On the day I began to formulate the idea for this piece, I received an email announcing a continuing medical education (CME) course in psychiatry. Number one on the list of course objectives was: "Implement recent developments in psychopharmacology in clinical practice." I was mulling over the issue of CME after having been recently informed that offering CME credits for the intensive program in Infant-Parent Mental Health at University of Massachusetts Boston in which I am a fellow might be prohibitively expensive. In contrast, my colleagues in psychology, social work, and counseling will be able to get CEU’s (continuing education units).
There are four MDs in my group of 25(three pediatricians and one psychiatrist.) For us CME is necessary for maintaining professional licensing as well as obtaining hospital admitting privileges and being credentialed with insurance companies. Staying up-to-date with important new research and knowledge is certainly an essential part of practicing medicine. Yet given the already massive time pressures on physicians, MD's are unlikely to take a course that does not offer CME credit. We are a distinct minority.
Not having any knowledge about this subject, I did some research. Apparently the cost of offering CME is regulated by an organization called the Accreditation Council for Continuing Medical Education (ACCME.) If a person or organization wants to offer CME for a course, they must apply to the ACCME. According to their website the cost for "pre-application"(I'm not sure what that is) is $1000. The initial accreditation fee is $7,500 and the annual fee is $3,000. The reaccreditation fee is also $7,500. The International Association for Continuing Education and Training(IACET) in contrast, charges an application fee of $450 and an overall fee of $2,300 for CEU accreditation.
In the Infant-Parent Mental Health Post-Graduate Certificate Program(IPMHPCP), in ten intensive three-day weekends over the course of a year, we learn from leading researchers and clinicians from a range of disciplines about how early relationships shape the brain and influence healthy emotional development. The same program is run in Napa, California. The program’s website states:
“The IPMHPCP goals are to prepare individual professionals who:
Are highly skilled and invested in infant-parent work;
Have an integrated understanding of infant-parent relationships, regulatory, and social-emotional/mental health concepts and theories;
Have an understanding of the major theorists, researchers, and clinicians in the area of social-emotional development, infant-parent mental health, and infant-caregiver relationships;
Are invested in an interdisciplinary approach to promotion, prevention, screening, assessment, treatment, monitoring, and policy development; and,
Are able, within their scope of practice, to provide promotion, prevention, screening, assessment, treatment, and monitoring of children age 0-5, their parents and other caregivers.”
How very relevant is this work both to pediatricians who see families early and often, and to child psychiatrists who treat young children. Yet if this program is unable to provide CME it is less likely that these disciplines will have access to this important information.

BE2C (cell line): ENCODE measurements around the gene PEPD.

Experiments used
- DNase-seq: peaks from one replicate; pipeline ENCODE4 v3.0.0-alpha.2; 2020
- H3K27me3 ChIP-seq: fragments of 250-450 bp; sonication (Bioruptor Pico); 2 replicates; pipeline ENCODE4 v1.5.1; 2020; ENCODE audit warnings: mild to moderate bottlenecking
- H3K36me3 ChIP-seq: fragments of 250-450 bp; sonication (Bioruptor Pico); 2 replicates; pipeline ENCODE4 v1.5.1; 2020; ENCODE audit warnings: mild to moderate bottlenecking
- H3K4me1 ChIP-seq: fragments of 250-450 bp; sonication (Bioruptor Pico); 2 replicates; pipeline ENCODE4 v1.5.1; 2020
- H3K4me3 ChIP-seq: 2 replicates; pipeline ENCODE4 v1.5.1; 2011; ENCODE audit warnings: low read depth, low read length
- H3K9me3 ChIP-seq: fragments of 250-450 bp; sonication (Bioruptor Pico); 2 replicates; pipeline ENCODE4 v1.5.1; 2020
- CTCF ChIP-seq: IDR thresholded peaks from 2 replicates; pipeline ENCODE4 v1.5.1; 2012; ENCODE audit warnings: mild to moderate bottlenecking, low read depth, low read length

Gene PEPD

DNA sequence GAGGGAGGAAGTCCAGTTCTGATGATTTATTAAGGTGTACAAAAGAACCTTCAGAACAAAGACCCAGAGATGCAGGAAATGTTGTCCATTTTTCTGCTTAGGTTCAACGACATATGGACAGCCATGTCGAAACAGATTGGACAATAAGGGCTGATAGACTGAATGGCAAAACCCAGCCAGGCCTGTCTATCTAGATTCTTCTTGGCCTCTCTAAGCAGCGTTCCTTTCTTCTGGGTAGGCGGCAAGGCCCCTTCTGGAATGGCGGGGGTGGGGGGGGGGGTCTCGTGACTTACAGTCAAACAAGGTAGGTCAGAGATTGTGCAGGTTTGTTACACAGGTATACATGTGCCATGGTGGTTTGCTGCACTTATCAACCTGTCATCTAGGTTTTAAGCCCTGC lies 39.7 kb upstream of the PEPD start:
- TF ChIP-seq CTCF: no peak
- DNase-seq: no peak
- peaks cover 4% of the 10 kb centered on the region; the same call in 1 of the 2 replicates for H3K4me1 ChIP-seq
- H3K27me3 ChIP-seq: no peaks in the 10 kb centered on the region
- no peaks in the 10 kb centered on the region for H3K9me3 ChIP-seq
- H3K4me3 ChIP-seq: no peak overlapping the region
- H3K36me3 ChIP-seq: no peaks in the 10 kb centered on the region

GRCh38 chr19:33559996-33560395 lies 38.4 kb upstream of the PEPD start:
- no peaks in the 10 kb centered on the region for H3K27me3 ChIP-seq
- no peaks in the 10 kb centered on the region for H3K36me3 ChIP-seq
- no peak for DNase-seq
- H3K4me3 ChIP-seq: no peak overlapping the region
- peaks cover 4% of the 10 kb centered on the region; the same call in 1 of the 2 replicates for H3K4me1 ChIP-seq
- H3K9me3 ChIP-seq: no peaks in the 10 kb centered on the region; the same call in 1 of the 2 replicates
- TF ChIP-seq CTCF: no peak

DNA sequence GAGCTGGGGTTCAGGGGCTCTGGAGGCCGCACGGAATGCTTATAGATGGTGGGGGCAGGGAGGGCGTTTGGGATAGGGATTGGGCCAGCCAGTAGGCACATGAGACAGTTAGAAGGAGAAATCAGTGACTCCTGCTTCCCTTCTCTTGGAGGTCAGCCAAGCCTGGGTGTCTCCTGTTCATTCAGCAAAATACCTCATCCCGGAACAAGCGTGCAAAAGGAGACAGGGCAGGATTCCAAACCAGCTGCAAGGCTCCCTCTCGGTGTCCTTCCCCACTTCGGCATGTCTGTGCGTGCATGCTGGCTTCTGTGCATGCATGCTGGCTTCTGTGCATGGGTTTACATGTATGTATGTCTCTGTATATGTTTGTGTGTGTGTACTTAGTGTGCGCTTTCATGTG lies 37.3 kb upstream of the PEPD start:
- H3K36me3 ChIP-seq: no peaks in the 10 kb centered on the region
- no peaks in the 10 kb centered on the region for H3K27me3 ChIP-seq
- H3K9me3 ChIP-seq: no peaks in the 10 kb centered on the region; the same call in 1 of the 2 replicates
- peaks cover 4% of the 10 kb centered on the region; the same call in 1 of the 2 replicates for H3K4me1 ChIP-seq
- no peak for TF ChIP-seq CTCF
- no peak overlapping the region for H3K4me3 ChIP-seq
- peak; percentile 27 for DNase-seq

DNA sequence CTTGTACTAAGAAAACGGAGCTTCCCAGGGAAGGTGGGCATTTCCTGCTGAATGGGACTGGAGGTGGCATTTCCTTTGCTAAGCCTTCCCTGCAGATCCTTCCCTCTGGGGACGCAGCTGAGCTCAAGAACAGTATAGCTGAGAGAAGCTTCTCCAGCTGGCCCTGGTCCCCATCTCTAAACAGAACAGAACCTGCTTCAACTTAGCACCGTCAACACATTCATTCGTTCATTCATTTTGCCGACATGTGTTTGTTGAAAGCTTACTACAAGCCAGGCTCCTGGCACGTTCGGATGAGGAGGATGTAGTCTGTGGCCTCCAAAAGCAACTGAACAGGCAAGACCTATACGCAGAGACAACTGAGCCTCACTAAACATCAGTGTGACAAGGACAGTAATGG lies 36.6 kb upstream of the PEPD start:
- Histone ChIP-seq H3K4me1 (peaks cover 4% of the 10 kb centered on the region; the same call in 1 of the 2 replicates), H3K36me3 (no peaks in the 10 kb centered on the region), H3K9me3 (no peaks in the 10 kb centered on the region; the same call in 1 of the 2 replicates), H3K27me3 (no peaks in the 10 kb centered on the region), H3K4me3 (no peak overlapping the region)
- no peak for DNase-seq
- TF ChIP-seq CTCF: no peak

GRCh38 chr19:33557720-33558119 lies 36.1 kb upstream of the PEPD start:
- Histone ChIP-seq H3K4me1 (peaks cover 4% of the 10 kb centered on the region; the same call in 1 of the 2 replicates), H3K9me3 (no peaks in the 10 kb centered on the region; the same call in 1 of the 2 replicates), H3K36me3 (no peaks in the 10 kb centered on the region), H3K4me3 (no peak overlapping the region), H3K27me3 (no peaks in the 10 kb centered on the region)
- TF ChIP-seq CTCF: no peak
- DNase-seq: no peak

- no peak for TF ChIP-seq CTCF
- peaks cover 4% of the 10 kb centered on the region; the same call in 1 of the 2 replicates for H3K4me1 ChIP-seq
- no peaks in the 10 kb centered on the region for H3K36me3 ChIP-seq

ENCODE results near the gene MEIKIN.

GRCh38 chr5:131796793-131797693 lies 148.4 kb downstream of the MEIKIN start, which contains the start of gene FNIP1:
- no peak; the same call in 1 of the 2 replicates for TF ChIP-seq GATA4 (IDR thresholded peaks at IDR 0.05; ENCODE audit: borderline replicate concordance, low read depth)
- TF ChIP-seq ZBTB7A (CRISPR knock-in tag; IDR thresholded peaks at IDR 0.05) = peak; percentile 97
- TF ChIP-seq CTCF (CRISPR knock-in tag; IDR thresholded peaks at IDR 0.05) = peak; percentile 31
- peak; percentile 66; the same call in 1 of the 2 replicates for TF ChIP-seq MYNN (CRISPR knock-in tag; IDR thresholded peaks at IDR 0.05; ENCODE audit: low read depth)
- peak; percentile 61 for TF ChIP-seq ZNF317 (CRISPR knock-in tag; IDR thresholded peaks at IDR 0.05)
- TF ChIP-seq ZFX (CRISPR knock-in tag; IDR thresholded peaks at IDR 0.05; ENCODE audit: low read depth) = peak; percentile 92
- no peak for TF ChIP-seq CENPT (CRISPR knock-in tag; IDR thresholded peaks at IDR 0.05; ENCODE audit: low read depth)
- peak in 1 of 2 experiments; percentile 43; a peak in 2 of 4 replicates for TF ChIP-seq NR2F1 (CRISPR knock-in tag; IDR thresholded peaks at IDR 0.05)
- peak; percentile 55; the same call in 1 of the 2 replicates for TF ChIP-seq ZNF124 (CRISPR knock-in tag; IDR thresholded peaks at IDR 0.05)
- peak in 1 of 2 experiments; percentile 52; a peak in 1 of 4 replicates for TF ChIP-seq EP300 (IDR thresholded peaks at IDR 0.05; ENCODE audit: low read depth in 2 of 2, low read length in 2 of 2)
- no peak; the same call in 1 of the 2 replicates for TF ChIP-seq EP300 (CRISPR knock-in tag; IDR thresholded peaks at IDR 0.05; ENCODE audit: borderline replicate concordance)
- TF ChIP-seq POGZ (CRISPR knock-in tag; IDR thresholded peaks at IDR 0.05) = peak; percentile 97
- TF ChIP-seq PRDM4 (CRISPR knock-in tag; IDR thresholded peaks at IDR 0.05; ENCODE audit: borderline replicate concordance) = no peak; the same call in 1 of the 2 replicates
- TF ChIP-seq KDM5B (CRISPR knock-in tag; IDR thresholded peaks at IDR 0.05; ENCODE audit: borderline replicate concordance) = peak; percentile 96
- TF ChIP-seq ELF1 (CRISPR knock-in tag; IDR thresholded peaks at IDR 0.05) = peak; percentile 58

Instead pediatricians and psychiatrists learn primarily about how drugs shape the brain. I recently attended a full day CME course on “Child Psychiatry in Primary Care.” While we learned a great deal about medication, including the use of atypical antipsychotics for explosive behavior in young children, there was not one mention of the word "relationship."
In contrast, a pediatrician colleague of mine took a course last week given by leading childhood trauma researcher Bessel van der Kolk, (who I refer to in my two previous posts.) He offers a different model for understanding explosive behavior that is very much tied relationships, and he is critical of over-relaince on psychiatric medication. My colleague found the course extremely helpful and relevant, but CME was not offered.
I do not know why CME credits are so much more expensive than CEUs. But I do wonder if this system, which seems to have a good deal of control over who knows what, contributes to how we understand and treat emotional problems in young children.
I have no doubt that the IPMHPCP has left me well qualified to do the work I do, namely treat a range of behavior issues in young children within the setting of a pediatric practice. I have sought out the kind of educational opportunities I believe have most relevance for this kind of work. When it comes time to renew my license, I can only hope that the Board of Registration in Medicine will recognize this fact.
Welcome to my blog, which speaks to parents, professionals who work with children, and policy makers. Through stories from my behavioral pediatrics practice (with details changed to protect privacy) I will show how contemporary developmental science can be applied to support parents in their efforts to facilitate their children’s healthy emotional development. I will address factors that converge to obstruct such support. These include limited access to quality mental health care, influences of a powerful health insurance industry and intensive marketing efforts by the pharmaceutical industry.